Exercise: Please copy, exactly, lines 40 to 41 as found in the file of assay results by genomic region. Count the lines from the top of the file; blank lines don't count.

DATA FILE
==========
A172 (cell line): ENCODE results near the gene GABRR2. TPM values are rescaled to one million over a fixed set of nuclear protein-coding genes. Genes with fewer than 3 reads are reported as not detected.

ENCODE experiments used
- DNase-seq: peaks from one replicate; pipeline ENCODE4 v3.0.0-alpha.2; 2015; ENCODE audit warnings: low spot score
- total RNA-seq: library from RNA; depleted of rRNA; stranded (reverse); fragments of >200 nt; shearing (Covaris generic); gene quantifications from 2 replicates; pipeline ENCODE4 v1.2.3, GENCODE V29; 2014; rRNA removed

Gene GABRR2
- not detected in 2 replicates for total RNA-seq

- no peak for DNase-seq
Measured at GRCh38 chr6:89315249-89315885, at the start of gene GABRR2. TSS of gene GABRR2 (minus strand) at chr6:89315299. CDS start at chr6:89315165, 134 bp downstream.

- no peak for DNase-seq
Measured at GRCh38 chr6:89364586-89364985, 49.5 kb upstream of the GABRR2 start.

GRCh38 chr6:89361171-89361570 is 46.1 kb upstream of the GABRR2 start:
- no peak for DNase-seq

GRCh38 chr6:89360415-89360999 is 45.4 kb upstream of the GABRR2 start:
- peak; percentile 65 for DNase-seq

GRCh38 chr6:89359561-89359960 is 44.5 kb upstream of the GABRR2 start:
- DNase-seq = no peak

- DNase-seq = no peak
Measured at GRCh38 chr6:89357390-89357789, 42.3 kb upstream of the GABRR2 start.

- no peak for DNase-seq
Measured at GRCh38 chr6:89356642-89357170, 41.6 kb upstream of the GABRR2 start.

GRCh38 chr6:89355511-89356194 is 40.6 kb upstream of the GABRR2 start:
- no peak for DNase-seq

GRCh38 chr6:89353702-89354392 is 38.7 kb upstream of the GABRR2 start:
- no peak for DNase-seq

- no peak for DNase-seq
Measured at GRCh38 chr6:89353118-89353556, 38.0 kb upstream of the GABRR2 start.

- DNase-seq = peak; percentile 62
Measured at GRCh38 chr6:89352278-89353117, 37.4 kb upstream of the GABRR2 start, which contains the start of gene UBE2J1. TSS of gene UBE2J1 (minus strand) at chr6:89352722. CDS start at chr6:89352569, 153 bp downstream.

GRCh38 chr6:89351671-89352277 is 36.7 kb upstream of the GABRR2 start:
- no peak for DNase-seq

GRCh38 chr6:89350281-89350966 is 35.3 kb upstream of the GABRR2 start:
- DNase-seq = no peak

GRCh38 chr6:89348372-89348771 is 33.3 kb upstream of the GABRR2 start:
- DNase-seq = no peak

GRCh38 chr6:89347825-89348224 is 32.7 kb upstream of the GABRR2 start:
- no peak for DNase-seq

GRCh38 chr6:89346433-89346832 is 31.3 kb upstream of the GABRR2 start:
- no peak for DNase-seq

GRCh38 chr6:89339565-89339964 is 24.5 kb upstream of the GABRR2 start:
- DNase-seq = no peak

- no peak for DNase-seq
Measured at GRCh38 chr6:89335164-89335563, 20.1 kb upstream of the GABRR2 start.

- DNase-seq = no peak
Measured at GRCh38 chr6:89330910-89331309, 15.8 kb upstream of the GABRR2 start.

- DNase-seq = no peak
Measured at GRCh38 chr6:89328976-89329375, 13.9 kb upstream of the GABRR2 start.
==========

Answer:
- DNase-seq = no peak

- no peak for DNase-seq